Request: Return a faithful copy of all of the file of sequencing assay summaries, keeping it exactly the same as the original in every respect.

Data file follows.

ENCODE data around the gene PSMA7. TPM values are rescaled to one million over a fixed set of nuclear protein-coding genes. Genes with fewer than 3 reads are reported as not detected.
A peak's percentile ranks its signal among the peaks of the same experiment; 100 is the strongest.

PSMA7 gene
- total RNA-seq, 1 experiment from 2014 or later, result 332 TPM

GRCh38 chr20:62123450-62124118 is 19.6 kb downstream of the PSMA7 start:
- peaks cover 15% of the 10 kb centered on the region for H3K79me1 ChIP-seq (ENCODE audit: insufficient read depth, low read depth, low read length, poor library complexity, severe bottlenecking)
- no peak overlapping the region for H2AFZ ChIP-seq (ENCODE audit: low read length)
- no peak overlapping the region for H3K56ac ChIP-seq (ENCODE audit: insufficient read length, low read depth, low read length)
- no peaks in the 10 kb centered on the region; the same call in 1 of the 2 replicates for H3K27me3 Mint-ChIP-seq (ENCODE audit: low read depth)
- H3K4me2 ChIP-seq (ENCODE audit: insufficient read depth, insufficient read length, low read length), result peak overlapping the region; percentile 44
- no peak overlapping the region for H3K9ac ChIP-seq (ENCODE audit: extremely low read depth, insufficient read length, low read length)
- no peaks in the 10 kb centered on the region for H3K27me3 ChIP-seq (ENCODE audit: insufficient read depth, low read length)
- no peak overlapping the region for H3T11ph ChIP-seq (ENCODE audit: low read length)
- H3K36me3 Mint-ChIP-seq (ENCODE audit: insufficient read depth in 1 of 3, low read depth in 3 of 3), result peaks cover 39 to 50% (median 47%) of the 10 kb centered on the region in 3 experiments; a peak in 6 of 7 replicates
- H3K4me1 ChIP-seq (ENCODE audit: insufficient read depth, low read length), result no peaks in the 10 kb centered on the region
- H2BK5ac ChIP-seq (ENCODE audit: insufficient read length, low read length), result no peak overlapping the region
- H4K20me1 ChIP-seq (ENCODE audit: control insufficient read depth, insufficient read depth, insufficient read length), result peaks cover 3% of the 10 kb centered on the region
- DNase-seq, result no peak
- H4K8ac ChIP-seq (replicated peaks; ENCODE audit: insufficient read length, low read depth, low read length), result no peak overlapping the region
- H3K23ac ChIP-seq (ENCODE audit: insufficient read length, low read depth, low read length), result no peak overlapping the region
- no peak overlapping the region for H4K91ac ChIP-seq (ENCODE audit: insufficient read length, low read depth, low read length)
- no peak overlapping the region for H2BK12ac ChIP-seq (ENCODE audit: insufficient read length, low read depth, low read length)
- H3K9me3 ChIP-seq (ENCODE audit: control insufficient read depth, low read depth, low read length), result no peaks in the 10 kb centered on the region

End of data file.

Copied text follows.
ENCODE data around the gene PSMA7. TPM values are rescaled to one million over a fixed set of nuclear protein-coding genes. Genes with fewer than 3 reads are reported as not detected.
A peak's percentile ranks its signal among the peaks of the same experiment; 100 is the strongest.

PSMA7 gene
- total RNA-seq, 1 experiment from 2014 or later, result 332 TPM

GRCh38 chr20:62123450-62124118 is 19.6 kb downstream of the PSMA7 start:
- peaks cover 15% of the 10 kb centered on the region for H3K79me1 ChIP-seq (ENCODE audit: insufficient read depth, low read depth, low read length, poor library complexity, severe bottlenecking)
- no peak overlapping the region for H2AFZ ChIP-seq (ENCODE audit: low read length)
- no peak overlapping the region for H3K56ac ChIP-seq (ENCODE audit: insufficient read length, low read depth, low read length)
- no peaks in the 10 kb centered on the region; the same call in 1 of the 2 replicates for H3K27me3 Mint-ChIP-seq (ENCODE audit: low read depth)
- H3K4me2 ChIP-seq (ENCODE audit: insufficient read depth, insufficient read length, low read length), result peak overlapping the region; percentile 44
- no peak overlapping the region for H3K9ac ChIP-seq (ENCODE audit: extremely low read depth, insufficient read length, low read length)
- no peaks in the 10 kb centered on the region for H3K27me3 ChIP-seq (ENCODE audit: insufficient read depth, low read length)
- no peak overlapping the region for H3T11ph ChIP-seq (ENCODE audit: low read length)
- H3K36me3 Mint-ChIP-seq (ENCODE audit: insufficient read depth in 1 of 3, low read depth in 3 of 3), result peaks cover 39 to 50% (median 47%) of the 10 kb centered on the region in 3 experiments; a peak in 6 of 7 replicates
- H3K4me1 ChIP-seq (ENCODE audit: insufficient read depth, low read length), result no peaks in the 10 kb centered on the region
- H2BK5ac ChIP-seq (ENCODE audit: insufficient read length, low read length), result no peak overlapping the region
- H4K20me1 ChIP-seq (ENCODE audit: control insufficient read depth, insufficient read depth, insufficient read length), result peaks cover 3% of the 10 kb centered on the region
- DNase-seq, result no peak
- H4K8ac ChIP-seq (replicated peaks; ENCODE audit: insufficient read length, low read depth, low read length), result no peak overlapping the region
- H3K23ac ChIP-seq (ENCODE audit: insufficient read length, low read depth, low read length), result no peak overlapping the region
- no peak overlapping the region for H4K91ac ChIP-seq (ENCODE audit: insufficient read length, low read depth, low read length)
- no peak overlapping the region for H2BK12ac ChIP-seq (ENCODE audit: insufficient read length, low read depth, low read length)
- H3K9me3 ChIP-seq (ENCODE audit: control insufficient read depth, low read depth, low read length), result no peaks in the 10 kb centered on the region